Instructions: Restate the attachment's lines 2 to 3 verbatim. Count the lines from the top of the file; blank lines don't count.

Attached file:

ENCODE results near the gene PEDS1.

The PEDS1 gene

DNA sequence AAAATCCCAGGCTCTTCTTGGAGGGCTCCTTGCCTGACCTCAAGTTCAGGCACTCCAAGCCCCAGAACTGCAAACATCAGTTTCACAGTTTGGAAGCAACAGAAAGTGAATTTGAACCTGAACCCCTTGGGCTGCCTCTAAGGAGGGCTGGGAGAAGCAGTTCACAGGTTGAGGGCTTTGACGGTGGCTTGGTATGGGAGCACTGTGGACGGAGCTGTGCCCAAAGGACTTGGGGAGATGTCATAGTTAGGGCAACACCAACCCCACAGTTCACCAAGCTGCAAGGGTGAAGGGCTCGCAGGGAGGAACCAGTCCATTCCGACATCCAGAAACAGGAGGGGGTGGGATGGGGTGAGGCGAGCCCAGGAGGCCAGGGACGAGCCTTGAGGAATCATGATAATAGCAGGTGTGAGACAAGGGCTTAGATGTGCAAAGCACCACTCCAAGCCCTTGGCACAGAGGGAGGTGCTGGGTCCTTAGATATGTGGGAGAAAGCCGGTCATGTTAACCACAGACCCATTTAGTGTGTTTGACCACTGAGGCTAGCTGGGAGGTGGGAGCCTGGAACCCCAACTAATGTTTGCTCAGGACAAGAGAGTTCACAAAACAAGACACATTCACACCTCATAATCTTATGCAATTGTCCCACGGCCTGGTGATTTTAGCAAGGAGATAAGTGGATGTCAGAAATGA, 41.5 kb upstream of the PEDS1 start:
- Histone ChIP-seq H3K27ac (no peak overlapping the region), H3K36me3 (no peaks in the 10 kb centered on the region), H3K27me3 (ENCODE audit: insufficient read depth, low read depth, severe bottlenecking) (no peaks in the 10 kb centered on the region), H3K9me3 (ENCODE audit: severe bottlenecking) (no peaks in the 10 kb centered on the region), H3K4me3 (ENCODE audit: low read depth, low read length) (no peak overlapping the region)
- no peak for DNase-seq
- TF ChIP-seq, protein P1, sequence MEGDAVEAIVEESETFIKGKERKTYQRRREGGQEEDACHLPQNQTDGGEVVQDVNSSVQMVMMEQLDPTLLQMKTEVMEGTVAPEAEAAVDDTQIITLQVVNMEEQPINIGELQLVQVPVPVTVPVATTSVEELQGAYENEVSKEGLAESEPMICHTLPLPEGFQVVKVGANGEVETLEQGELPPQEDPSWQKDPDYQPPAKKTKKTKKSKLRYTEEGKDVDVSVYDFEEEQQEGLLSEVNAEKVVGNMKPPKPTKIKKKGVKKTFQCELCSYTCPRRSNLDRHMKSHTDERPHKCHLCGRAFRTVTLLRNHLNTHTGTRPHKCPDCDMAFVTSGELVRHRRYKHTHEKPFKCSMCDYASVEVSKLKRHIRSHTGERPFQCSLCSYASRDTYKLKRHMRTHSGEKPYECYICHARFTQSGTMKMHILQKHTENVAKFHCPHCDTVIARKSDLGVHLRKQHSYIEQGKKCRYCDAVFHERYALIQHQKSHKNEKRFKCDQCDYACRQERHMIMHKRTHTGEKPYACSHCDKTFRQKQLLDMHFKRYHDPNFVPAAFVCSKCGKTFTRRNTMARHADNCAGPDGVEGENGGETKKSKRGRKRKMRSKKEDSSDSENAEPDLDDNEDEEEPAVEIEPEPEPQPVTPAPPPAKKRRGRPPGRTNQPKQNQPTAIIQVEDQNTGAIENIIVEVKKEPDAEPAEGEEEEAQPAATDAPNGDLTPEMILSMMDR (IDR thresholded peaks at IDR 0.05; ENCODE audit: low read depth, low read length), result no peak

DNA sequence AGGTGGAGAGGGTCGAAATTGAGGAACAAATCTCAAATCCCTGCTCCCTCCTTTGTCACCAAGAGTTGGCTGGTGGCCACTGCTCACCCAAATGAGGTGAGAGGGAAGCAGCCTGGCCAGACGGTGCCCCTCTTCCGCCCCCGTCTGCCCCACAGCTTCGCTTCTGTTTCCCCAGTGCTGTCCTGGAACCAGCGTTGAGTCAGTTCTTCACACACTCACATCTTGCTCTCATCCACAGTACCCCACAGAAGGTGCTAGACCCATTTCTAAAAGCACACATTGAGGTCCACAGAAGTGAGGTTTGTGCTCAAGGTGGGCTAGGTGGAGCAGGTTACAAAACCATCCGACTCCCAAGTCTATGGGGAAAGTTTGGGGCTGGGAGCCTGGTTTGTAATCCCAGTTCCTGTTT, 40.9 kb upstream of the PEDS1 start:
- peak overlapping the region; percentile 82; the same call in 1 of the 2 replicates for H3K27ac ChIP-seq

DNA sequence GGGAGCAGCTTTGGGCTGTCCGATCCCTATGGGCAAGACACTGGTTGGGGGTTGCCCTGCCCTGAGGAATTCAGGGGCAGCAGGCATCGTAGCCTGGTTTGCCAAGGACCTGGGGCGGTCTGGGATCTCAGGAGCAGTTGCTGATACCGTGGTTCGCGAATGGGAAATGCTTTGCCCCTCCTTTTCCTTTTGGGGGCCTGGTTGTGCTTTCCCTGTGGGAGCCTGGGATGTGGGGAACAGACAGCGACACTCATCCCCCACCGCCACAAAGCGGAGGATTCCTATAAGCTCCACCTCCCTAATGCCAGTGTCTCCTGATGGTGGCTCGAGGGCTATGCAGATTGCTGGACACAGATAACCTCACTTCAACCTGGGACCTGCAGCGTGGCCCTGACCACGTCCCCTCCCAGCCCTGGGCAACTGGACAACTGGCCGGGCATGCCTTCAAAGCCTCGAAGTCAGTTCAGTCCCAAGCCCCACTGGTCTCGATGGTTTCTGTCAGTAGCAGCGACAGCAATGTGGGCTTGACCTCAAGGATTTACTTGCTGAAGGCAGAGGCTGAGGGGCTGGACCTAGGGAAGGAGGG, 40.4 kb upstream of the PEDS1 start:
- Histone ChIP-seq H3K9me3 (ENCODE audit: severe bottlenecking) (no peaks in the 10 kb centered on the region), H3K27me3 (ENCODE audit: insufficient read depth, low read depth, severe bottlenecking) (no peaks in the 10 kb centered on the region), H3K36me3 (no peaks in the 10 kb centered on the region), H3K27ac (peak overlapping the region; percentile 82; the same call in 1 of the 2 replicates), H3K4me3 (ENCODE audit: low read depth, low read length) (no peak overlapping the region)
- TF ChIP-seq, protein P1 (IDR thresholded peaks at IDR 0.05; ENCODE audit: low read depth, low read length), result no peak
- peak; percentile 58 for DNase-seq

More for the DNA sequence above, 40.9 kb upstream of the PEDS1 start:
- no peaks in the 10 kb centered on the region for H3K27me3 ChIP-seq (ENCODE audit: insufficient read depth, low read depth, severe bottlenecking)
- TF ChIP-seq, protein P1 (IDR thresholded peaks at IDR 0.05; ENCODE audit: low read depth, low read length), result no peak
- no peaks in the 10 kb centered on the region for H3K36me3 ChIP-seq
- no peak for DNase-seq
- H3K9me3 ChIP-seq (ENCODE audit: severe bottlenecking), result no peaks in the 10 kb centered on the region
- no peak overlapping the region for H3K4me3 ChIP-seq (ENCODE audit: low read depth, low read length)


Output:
The PEDS1 gene

DNA sequence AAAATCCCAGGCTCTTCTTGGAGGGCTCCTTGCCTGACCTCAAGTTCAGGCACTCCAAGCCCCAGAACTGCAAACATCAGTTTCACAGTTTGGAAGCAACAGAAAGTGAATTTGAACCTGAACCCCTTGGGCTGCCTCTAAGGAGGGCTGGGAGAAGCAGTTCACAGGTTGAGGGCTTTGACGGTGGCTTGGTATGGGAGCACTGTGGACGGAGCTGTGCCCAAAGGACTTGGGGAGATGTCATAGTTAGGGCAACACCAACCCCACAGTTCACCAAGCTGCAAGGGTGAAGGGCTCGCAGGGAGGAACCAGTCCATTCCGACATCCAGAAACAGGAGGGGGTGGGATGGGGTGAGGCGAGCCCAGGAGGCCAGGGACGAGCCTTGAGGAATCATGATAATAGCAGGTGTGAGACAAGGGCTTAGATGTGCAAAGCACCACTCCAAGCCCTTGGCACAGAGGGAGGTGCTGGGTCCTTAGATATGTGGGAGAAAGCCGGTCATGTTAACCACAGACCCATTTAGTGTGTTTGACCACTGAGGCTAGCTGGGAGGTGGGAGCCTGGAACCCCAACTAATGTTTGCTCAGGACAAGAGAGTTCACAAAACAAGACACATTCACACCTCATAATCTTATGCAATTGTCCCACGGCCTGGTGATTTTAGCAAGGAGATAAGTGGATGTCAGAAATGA, 41.5 kb upstream of the PEDS1 start: